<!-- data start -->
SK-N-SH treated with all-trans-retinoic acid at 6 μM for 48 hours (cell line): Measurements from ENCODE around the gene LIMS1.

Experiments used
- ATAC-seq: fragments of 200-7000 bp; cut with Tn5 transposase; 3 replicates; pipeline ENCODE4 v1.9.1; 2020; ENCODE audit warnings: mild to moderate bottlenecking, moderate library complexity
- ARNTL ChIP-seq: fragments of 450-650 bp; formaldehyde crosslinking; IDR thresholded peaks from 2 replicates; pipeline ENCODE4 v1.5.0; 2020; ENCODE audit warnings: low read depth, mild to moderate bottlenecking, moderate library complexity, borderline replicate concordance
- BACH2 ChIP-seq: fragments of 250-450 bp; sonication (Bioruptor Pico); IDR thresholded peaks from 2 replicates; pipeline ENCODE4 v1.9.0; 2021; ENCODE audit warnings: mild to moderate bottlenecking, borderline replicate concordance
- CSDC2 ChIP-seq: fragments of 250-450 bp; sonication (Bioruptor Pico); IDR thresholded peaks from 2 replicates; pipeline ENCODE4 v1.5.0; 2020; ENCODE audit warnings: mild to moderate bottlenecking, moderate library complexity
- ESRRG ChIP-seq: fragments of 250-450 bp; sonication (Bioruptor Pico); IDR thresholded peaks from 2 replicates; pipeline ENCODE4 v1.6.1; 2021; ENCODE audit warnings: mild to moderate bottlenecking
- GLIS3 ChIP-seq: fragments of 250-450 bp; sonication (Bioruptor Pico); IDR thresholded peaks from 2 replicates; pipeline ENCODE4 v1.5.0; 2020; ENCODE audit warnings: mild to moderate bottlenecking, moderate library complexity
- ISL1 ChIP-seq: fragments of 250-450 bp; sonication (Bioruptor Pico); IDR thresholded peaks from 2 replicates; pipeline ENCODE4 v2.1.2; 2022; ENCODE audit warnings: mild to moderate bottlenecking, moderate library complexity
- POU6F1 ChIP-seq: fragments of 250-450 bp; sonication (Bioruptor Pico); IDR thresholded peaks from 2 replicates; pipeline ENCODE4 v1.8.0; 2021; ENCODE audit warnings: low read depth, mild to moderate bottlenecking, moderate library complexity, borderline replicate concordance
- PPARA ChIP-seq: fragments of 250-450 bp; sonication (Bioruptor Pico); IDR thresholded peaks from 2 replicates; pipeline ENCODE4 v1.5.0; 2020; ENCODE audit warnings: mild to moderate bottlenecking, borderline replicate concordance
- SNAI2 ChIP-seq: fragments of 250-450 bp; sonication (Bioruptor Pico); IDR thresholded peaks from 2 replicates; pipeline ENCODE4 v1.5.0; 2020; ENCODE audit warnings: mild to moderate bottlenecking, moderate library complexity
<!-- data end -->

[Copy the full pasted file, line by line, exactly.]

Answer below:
SK-N-SH treated with all-trans-retinoic acid at 6 μM for 48 hours (cell line): Measurements from ENCODE around the gene LIMS1.

Experiments used
- ATAC-seq: fragments of 200-7000 bp; cut with Tn5 transposase; 3 replicates; pipeline ENCODE4 v1.9.1; 2020; ENCODE audit warnings: mild to moderate bottlenecking, moderate library complexity
- ARNTL ChIP-seq: fragments of 450-650 bp; formaldehyde crosslinking; IDR thresholded peaks from 2 replicates; pipeline ENCODE4 v1.5.0; 2020; ENCODE audit warnings: low read depth, mild to moderate bottlenecking, moderate library complexity, borderline replicate concordance
- BACH2 ChIP-seq: fragments of 250-450 bp; sonication (Bioruptor Pico); IDR thresholded peaks from 2 replicates; pipeline ENCODE4 v1.9.0; 2021; ENCODE audit warnings: mild to moderate bottlenecking, borderline replicate concordance
- CSDC2 ChIP-seq: fragments of 250-450 bp; sonication (Bioruptor Pico); IDR thresholded peaks from 2 replicates; pipeline ENCODE4 v1.5.0; 2020; ENCODE audit warnings: mild to moderate bottlenecking, moderate library complexity
- ESRRG ChIP-seq: fragments of 250-450 bp; sonication (Bioruptor Pico); IDR thresholded peaks from 2 replicates; pipeline ENCODE4 v1.6.1; 2021; ENCODE audit warnings: mild to moderate bottlenecking
- GLIS3 ChIP-seq: fragments of 250-450 bp; sonication (Bioruptor Pico); IDR thresholded peaks from 2 replicates; pipeline ENCODE4 v1.5.0; 2020; ENCODE audit warnings: mild to moderate bottlenecking, moderate library complexity
- ISL1 ChIP-seq: fragments of 250-450 bp; sonication (Bioruptor Pico); IDR thresholded peaks from 2 replicates; pipeline ENCODE4 v2.1.2; 2022; ENCODE audit warnings: mild to moderate bottlenecking, moderate library complexity
- POU6F1 ChIP-seq: fragments of 250-450 bp; sonication (Bioruptor Pico); IDR thresholded peaks from 2 replicates; pipeline ENCODE4 v1.8.0; 2021; ENCODE audit warnings: low read depth, mild to moderate bottlenecking, moderate library complexity, borderline replicate concordance
- PPARA ChIP-seq: fragments of 250-450 bp; sonication (Bioruptor Pico); IDR thresholded peaks from 2 replicates; pipeline ENCODE4 v1.5.0; 2020; ENCODE audit warnings: mild to moderate bottlenecking, borderline replicate concordance
- SNAI2 ChIP-seq: fragments of 250-450 bp; sonication (Bioruptor Pico); IDR thresholded peaks from 2 replicates; pipeline ENCODE4 v1.5.0; 2020; ENCODE audit warnings: mild to moderate bottlenecking, moderate library complexity